3. There was a lot of hurt going on in the world before last Friday and that has not changed. And, for some, more bad things have happened this week. In the midst of all of the disaster relief, let us not forget that people still have cancer, still are having heart attacks, some have died this week totally unrelated to the flood, people are still unemployed, and others have suffered many other overwhelming circumstances of life. Let us not forget all of these hurting people. In fact, let our own hurts cause us to be more sensitive to their hurts.

4. I am overwhelmed by the generosity of friends scattered across the nation. I can’t tell you how many friends have called and texted to say, “What do you need?” Better yet, I have had friends call and say, “Here’s what I am doing.”

5. I am overwhelmed by the generosity of people who don’t even know me or our church, but are sending help our way.

6. There are some horrible stories, but there are some good stories. No, check that, there are some GOD stories!
All of this and more is why I posted on my facebook page earlier this week: “My heart is heavy, but my heart is happy!”

Weeping may spend the night, but there is joy in the morning. (Psalm 30:5b HCSB)

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There’s a Place for Lament

Saturday, August 13, 2016, is a day we won’t soon forget in South Louisiana. I am using a guided reading plan this year to read through the Bible in the year. My assigned reading for the day was the book of Lamentations. I am comforted to know that there is a whole book in the Bible devoted to the subject of weeping. Though our circumstances are vastly different, just as Jeremiah wept over his beloved city, Jerusalem, many of us are weeping over our beloved cities.

The book of Lamentations contains the cries of the prophet Jeremiah over the fall of his beloved people and his beloved city, Jerusalem. The literary structure of the book is striking. Jeremiah used the Hebrew alphabet in the first four chapters of the book of Lamentations. Chapters 1, 2, and 4 all have 22 verses. Verse 1 in each of those chapters begins with the Hebrew equivalent of “a.” Verse 2 in each of those chapters begins with the Hebrew equivalent of “b.” This continues through the 22 letters of the Hebrew alphabet. Chapter 3 has 66 verses instead of 22. In chapter 3 the same pattern flows except that it is tripled. Verses 1-3 begin with the Hebrew equivalent of “a.” Verses 4-6 begin with the equivalent of “b.” This pattern continues through the Hebrew alphabet to verse 66. For an unknown reason, this pattern does not exist in chapter 5. Chapter 5 has no striking literary structure, except that it has 22 verses like chapters 1, 2, and 4. The author’s intent for the structure is not known for sure, but most interpreters certainly feel that the author, through the inspiration of the Holy Spirit, took his time to make this happen. The implication most usually noted is the complete anguish that this structure shows. That is to say, Jeremiah is implying from “A to Z,” I am in mourning over what has happened.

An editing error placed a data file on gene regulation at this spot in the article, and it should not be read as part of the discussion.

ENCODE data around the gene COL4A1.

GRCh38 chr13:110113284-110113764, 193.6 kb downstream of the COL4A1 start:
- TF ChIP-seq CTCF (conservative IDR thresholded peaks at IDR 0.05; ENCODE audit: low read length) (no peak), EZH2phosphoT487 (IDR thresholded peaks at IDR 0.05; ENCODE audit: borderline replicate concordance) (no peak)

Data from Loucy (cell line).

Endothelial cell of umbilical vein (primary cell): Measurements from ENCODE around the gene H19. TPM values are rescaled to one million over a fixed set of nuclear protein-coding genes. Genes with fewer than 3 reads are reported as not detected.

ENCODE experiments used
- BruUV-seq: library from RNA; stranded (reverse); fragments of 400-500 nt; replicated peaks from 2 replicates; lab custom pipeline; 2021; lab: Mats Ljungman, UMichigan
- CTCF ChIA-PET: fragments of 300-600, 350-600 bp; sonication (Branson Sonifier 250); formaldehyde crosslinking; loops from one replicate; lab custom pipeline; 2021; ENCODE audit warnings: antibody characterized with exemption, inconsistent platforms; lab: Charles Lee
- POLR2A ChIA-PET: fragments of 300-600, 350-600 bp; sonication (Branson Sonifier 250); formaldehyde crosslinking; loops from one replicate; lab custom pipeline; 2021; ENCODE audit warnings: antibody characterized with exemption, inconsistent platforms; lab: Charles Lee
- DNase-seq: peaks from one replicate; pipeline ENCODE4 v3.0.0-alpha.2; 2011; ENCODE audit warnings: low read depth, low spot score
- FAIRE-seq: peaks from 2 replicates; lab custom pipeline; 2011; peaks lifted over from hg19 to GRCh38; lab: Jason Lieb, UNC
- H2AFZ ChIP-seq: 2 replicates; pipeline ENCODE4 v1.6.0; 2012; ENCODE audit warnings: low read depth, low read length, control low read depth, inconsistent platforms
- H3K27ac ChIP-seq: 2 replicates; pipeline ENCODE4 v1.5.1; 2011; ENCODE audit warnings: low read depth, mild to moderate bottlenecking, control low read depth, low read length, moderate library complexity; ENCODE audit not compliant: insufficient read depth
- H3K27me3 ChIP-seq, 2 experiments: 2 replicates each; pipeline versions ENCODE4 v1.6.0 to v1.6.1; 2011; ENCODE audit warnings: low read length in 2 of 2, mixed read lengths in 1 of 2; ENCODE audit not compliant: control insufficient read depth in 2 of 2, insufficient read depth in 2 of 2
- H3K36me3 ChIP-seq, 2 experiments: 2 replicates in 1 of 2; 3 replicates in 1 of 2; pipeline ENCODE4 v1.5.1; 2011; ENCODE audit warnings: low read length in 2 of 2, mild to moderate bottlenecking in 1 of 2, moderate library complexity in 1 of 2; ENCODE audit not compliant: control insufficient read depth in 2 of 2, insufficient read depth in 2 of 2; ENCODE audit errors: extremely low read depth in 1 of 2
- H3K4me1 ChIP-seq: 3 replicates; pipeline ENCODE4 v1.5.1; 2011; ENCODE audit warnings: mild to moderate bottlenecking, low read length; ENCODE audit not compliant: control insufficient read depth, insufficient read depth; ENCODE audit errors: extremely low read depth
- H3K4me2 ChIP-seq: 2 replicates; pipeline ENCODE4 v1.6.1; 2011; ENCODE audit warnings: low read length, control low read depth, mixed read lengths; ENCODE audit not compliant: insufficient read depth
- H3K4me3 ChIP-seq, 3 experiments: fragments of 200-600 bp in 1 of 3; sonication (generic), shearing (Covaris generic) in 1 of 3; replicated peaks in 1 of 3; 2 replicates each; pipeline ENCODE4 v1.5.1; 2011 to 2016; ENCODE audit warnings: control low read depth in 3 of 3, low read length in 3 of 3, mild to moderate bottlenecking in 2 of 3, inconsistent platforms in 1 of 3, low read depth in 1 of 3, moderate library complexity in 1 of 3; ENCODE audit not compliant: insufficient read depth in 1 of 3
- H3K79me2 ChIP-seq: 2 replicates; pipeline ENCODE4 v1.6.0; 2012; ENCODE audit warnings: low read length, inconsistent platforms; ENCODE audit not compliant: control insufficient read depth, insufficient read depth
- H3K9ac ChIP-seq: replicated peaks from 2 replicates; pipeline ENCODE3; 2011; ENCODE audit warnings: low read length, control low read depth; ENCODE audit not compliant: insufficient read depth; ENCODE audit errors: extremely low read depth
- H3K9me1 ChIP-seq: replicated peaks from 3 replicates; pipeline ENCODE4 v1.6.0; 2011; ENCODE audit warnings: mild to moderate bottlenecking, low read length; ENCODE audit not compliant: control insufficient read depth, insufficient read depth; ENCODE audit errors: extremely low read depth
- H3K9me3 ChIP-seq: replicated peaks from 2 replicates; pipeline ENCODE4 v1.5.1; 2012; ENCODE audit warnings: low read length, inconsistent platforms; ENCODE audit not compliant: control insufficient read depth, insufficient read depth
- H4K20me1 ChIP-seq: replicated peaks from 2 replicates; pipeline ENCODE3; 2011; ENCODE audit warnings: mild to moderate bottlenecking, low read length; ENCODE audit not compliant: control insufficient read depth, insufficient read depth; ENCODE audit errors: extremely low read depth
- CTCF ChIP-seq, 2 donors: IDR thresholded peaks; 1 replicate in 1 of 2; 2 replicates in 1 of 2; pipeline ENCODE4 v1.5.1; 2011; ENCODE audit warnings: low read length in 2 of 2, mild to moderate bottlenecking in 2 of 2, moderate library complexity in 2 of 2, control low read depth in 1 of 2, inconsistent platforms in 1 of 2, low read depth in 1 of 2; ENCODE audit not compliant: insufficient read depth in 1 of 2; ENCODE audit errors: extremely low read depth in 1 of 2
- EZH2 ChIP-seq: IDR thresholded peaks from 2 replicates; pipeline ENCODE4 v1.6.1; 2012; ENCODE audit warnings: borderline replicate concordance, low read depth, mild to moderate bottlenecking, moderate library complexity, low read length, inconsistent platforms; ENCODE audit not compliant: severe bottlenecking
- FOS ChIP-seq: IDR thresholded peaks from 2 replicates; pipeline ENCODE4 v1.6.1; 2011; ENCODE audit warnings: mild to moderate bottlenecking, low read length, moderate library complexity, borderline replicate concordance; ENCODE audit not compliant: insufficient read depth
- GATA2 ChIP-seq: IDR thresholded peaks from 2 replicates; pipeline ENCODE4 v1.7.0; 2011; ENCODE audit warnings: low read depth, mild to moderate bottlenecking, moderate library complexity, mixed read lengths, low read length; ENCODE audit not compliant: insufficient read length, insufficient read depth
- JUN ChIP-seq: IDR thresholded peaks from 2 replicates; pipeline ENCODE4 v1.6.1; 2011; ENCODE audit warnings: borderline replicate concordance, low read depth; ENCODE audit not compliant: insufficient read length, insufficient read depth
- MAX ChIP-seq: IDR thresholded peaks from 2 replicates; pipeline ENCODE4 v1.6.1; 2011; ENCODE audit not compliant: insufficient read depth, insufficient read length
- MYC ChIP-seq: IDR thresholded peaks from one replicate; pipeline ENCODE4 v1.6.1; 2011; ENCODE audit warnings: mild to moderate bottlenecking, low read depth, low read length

Lamentations 2:11 is a good verse that captures the emotion felt by Jeremiah and by us. “My eyes are worn out from weeping; I am churning within. My heart is poured out in grief because of the destruction of my dear people, because children and infants faint in the streets of the city.”

But, Lamentations is most known for the faith statement of 3:22-33. Even in the despair, desperation, and depression that consumes Jeremiah, he is still able to say, “His compassions never fail” (v. 22) and “Great is Your (God’s) faithfulness.” (v. 23)

What a wonderful reminder for each of us! Even when things are at their worst, “Great is God’s faithfulness.” We can wake with this confidence each day.